We know it hurts, you’ve put love and time into this manuscript and now people are going to come along and start picking fault, before it even gets to the reading public! We feel your pain and we recommend a tub of ice cream, a weepy movie and that you suck it up cupcake, you need to put your book through this process before it goes into the cruel cruel world!
Ok let’s start by clearing this up. Beta readers, proof readers and editors are not the same things. Which is not to say the same people can’t be all of those at various points, but when you ask someone to review your manuscript you need to know what you are asking for and who you are asking.
Beta readers. These are often friends, hopefully ones not afraid to criticise you, or other writers doing a beta swap. The job of a beta reader is to come back with ‘so yeah were you going for a mash up of Noddy and Austen? Coz that’s what this feels like. Also Brad is a massive douche bag oooh and this bit makes no sense, did I miss it or is it a gaping plot hole?’ That’s all really. They are there for the every day reader, looking for things that throw them out of the story, or mess it up totally, the plot holes the inconsistent characters, the overall tone. They are not there to edit your writing, correct your grammar (if they have a good eye and pick up tense slips and typos bonus). They are there to feed back to you what your baby looks like to the rest of the world.
Editors are there to make you look better. A good editor will not only pick up on mistakes in spelling and grammar, plot holes and inconsistencies but they will guide you. You can expect notes telling you that your whole first chapter is exposition, you don’t need it, bin the lot. An editor will tell you that you’ve used the same phrase 638 times in 400 pages and that’s at least 600 times too many, you’ll get notes to move this paragraph and cut that one, rewrite a section entirely, drop Brad not only is he a douche but he serves no actual purpose, cut him out entirely. A good editor will tell you that the book will be even better if it’s 100 pages shorter and that if you are setting it in medieval England you can’t have people saying ‘whassup brominator’. A good editor won’t rewrite you, put things into their words or make any changes for you, but they will steer and discuss and help you make the book tighter and better before it goes into the world. Beta readers are the mirror held up to your baby, Editors will show you how to photoshop it before you submit it for the local cutest baby contest.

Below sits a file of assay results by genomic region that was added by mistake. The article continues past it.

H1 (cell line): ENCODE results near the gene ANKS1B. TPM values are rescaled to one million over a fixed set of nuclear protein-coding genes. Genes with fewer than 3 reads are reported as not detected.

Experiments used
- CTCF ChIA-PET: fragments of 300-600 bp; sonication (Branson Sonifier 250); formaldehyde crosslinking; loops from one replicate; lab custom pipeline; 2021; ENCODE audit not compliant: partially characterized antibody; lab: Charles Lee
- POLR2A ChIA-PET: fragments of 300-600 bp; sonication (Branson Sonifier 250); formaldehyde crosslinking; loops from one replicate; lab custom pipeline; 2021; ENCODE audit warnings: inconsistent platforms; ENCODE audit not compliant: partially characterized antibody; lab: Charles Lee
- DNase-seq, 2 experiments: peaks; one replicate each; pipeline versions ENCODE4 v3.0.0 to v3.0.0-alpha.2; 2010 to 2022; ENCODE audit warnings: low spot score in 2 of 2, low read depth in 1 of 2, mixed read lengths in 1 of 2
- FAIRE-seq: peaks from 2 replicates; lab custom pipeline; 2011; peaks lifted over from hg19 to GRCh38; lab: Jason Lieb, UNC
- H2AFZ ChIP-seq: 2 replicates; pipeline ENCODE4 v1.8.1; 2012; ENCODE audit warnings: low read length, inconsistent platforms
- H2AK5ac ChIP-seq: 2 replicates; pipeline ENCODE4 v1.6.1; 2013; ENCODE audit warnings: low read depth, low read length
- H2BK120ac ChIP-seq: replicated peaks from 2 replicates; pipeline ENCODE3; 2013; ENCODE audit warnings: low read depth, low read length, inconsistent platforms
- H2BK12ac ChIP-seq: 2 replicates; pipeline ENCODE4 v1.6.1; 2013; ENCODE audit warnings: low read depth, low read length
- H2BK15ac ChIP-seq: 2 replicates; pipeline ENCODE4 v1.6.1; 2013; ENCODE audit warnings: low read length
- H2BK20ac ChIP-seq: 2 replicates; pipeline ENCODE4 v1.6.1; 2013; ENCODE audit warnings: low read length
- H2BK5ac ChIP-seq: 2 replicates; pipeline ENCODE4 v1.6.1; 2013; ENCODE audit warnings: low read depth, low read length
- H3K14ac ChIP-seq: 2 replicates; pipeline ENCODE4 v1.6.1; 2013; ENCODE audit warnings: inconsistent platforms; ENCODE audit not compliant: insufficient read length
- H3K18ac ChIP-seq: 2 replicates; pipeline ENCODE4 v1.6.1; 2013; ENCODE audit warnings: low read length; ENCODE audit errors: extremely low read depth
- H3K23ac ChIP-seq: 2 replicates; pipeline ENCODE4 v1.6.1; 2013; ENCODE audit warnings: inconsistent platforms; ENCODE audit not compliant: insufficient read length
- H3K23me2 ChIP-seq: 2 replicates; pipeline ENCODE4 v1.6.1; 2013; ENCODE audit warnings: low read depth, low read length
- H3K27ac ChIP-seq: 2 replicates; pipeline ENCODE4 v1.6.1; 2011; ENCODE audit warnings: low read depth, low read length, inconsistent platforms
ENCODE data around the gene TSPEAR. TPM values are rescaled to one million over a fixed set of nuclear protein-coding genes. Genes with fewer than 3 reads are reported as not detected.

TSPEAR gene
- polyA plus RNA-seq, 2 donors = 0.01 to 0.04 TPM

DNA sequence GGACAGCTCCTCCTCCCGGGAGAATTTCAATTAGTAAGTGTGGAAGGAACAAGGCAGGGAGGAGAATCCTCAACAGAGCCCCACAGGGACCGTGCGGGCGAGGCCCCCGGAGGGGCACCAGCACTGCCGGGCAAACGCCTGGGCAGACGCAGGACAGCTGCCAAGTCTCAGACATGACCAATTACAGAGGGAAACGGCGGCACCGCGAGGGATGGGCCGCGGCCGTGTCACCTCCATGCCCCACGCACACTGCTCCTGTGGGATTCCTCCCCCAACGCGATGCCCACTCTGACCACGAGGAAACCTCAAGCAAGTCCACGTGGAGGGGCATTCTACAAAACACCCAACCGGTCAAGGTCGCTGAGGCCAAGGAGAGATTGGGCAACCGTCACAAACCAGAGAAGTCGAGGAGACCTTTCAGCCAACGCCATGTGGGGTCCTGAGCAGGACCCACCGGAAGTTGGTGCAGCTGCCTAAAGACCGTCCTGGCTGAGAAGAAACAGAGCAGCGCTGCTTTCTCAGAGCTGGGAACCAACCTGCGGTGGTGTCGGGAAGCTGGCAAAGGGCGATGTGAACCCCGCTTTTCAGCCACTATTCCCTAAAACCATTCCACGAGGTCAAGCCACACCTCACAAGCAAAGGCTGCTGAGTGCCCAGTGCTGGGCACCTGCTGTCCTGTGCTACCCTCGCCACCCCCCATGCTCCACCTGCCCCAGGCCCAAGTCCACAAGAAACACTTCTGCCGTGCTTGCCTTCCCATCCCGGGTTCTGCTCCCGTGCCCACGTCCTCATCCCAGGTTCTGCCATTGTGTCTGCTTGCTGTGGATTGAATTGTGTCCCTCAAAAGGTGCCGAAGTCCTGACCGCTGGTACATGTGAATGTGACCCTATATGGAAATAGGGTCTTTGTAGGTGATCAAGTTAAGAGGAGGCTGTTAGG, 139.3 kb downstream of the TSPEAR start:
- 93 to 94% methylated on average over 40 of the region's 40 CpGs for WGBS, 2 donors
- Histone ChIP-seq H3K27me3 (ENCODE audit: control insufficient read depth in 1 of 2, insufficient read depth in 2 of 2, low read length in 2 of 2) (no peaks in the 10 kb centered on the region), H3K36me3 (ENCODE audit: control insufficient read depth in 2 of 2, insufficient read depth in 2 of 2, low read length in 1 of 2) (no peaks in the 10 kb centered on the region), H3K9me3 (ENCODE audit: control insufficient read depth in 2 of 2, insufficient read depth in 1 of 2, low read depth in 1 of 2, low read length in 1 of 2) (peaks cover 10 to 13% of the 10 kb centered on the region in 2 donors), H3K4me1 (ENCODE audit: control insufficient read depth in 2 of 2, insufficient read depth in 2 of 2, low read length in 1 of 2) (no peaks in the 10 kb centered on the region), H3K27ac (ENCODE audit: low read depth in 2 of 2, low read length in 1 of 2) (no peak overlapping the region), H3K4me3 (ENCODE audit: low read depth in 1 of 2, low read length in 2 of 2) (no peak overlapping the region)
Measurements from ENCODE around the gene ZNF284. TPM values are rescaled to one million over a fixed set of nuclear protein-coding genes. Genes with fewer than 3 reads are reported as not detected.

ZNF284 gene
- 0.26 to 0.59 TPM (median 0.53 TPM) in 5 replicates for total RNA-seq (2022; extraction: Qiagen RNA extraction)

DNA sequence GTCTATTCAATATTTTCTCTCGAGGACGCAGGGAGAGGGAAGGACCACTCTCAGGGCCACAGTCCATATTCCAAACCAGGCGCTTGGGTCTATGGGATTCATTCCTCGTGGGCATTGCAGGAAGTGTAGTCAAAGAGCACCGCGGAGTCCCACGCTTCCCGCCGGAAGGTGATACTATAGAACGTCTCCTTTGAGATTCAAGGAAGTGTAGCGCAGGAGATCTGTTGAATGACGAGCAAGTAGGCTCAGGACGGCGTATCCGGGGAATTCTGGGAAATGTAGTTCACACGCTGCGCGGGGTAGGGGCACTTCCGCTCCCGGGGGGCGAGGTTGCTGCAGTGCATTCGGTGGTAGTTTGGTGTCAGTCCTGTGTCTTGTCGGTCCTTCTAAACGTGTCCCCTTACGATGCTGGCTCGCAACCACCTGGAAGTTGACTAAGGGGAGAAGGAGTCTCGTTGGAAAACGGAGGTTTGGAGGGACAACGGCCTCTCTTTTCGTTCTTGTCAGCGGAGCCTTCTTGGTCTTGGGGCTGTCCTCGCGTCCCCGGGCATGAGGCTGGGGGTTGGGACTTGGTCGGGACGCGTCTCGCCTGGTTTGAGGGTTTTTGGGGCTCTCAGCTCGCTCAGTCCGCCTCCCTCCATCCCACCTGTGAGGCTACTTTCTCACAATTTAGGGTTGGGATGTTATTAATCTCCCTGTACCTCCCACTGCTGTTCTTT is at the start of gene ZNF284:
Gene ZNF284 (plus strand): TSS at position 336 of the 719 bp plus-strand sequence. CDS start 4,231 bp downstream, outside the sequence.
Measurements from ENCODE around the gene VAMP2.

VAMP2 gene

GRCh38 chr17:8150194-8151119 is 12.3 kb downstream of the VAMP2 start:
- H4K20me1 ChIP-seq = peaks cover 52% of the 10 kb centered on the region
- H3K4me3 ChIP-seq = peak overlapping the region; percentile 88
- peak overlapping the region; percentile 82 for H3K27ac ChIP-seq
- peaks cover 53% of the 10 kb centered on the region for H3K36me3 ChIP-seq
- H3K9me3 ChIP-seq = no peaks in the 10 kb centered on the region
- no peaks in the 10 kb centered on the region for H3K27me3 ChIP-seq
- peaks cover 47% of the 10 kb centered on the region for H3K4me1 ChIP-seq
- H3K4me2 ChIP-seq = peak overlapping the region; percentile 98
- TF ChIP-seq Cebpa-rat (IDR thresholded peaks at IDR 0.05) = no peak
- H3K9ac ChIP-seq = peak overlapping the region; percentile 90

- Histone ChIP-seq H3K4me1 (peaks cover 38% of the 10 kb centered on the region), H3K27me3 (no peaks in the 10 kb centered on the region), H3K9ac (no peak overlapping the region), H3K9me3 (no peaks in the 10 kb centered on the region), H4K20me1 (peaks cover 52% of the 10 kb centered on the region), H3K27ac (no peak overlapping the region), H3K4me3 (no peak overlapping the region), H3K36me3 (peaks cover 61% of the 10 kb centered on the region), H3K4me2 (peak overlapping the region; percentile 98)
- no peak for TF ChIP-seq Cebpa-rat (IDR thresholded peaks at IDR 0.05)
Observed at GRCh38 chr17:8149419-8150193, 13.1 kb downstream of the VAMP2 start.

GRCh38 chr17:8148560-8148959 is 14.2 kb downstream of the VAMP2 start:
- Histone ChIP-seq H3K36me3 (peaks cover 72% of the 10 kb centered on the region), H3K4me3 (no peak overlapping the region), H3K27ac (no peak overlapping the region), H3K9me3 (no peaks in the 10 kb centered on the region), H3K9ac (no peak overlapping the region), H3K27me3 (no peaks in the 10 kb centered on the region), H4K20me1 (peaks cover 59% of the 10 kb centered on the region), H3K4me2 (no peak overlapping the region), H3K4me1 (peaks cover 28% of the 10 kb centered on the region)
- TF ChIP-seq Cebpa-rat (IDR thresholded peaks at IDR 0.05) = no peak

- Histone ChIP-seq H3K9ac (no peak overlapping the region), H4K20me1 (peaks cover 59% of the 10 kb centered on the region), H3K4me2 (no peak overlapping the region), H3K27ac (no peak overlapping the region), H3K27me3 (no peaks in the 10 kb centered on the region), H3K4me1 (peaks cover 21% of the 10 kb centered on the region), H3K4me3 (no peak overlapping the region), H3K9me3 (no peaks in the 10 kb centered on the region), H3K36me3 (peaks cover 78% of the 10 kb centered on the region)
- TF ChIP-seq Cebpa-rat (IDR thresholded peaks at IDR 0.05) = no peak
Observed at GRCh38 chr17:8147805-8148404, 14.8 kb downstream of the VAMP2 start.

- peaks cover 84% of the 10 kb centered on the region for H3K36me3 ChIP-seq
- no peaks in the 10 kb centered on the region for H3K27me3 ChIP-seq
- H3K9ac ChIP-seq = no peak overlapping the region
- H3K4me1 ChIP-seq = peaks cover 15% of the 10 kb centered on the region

Proof readers on the other hand will just give your baby a thorough scrub and iron its best onesie. The job of a proofer is simple, but requires a sharp eye and patience. They find mistakes. Spelling mistakes, typos, they tell you when your two should be too or your their belongs there. Proofers are the last line of defence against the fact that spellcheck doesn’t know you meant knackered not naked (seriously my brother wrote he was always nakerd and I was worried till someone pointed out the ‘r’)or that toad is a perfectly acceptable word, although toad works in the highway seem unlikely (I sent a lot of documents out with toad works in my time).
Be clear when you send your MS off. You can expect to pay a decent rate for a good line edit, likewise a decent proofer, it’s normal enough for beta reading to be trading favours or begged from friends. That does mean though that if they don’t work to your timetable or get back to you at all, or they take it upon themselves to rename your characters, I’m afraid that is what comes of trading favours sometimes. Shrug it off and use someone else next time. If you are paying then you can expect the service you are paying for so be clear on what you want, find out the rates and see if this is someone you feel good about working with, if it’s up to you who edits your book (which it won’t be if you are with a publisher) then it’s a relationship, work out if this is someone you can work well with.
If you are issued with an editor, you may get lucky, you may not, but however frustrating you find them, be respectful, it’s a small industry. If it really isn’t workable talk to whoever is handling your book and see if they can switch you out to someone else, but be a grown up about it, you may hate the process but you need editing, you need proofing and it’s smart to get a beta if you can.
As an aside on beta readers. Don’t have too many, it’s tempting to get everyone you know who reads to go over the book but you’ll get so many opinions it can be overload. Ideally find two or three people who like the sort of fiction you are trying to write to read it and see if it hits the target audience.
So to summarise, you need beta readers when you finish your MS if you can get them. Then for heaven’s sake get it edited and proofed before you send it anywhere, to self pub or to query and agent. Give your baby its best chance. Give it a detached look over, clean it up, then wipe the snot off before you send it into the world. (Wow I’ve really squeezed everything I can from that analogy).
And check out #tentweetsabouteditors for some neat notes by @joannechocolat on the subject.